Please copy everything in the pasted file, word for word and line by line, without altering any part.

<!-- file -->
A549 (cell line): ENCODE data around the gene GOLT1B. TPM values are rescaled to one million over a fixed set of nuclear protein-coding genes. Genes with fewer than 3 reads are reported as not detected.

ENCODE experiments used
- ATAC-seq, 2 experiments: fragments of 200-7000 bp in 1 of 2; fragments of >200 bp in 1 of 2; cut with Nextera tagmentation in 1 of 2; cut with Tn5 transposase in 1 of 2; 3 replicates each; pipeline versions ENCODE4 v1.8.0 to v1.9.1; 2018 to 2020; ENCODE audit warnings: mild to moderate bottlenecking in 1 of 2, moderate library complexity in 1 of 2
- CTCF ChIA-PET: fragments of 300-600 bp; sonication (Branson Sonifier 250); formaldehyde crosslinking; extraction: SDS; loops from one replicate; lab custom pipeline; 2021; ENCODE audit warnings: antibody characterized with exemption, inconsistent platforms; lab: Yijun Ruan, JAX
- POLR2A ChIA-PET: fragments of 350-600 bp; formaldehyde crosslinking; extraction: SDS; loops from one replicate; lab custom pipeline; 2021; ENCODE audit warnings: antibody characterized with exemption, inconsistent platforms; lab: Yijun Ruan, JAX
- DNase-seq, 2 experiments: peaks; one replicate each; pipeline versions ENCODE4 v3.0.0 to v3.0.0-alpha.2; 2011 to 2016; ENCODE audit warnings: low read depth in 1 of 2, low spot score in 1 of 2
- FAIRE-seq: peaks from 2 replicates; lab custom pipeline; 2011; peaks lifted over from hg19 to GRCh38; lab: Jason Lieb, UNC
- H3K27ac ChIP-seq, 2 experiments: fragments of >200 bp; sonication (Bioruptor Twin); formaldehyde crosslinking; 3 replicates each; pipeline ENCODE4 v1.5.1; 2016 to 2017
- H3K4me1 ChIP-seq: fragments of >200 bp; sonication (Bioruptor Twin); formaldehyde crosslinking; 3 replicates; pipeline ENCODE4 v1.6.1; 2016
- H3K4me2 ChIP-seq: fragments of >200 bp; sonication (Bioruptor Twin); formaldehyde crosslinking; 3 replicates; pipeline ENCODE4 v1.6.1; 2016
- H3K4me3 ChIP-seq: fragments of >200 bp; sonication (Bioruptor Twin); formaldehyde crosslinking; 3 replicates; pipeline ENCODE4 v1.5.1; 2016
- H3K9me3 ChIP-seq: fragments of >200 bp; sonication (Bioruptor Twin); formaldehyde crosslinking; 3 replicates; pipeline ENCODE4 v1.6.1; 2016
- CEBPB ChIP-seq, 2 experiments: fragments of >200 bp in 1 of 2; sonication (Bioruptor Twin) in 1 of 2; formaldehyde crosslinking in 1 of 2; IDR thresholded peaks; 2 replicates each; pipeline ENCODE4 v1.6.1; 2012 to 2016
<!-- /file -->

A549 (cell line): ENCODE data around the gene GOLT1B. TPM values are rescaled to one million over a fixed set of nuclear protein-coding genes. Genes with fewer than 3 reads are reported as not detected.

ENCODE experiments used
- ATAC-seq, 2 experiments: fragments of 200-7000 bp in 1 of 2; fragments of >200 bp in 1 of 2; cut with Nextera tagmentation in 1 of 2; cut with Tn5 transposase in 1 of 2; 3 replicates each; pipeline versions ENCODE4 v1.8.0 to v1.9.1; 2018 to 2020; ENCODE audit warnings: mild to moderate bottlenecking in 1 of 2, moderate library complexity in 1 of 2
- CTCF ChIA-PET: fragments of 300-600 bp; sonication (Branson Sonifier 250); formaldehyde crosslinking; extraction: SDS; loops from one replicate; lab custom pipeline; 2021; ENCODE audit warnings: antibody characterized with exemption, inconsistent platforms; lab: Yijun Ruan, JAX
- POLR2A ChIA-PET: fragments of 350-600 bp; formaldehyde crosslinking; extraction: SDS; loops from one replicate; lab custom pipeline; 2021; ENCODE audit warnings: antibody characterized with exemption, inconsistent platforms; lab: Yijun Ruan, JAX
- DNase-seq, 2 experiments: peaks; one replicate each; pipeline versions ENCODE4 v3.0.0 to v3.0.0-alpha.2; 2011 to 2016; ENCODE audit warnings: low read depth in 1 of 2, low spot score in 1 of 2
- FAIRE-seq: peaks from 2 replicates; lab custom pipeline; 2011; peaks lifted over from hg19 to GRCh38; lab: Jason Lieb, UNC
- H3K27ac ChIP-seq, 2 experiments: fragments of >200 bp; sonication (Bioruptor Twin); formaldehyde crosslinking; 3 replicates each; pipeline ENCODE4 v1.5.1; 2016 to 2017
- H3K4me1 ChIP-seq: fragments of >200 bp; sonication (Bioruptor Twin); formaldehyde crosslinking; 3 replicates; pipeline ENCODE4 v1.6.1; 2016
- H3K4me2 ChIP-seq: fragments of >200 bp; sonication (Bioruptor Twin); formaldehyde crosslinking; 3 replicates; pipeline ENCODE4 v1.6.1; 2016
- H3K4me3 ChIP-seq: fragments of >200 bp; sonication (Bioruptor Twin); formaldehyde crosslinking; 3 replicates; pipeline ENCODE4 v1.5.1; 2016
- H3K9me3 ChIP-seq: fragments of >200 bp; sonication (Bioruptor Twin); formaldehyde crosslinking; 3 replicates; pipeline ENCODE4 v1.6.1; 2016
- CEBPB ChIP-seq, 2 experiments: fragments of >200 bp in 1 of 2; sonication (Bioruptor Twin) in 1 of 2; formaldehyde crosslinking in 1 of 2; IDR thresholded peaks; 2 replicates each; pipeline ENCODE4 v1.6.1; 2012 to 2016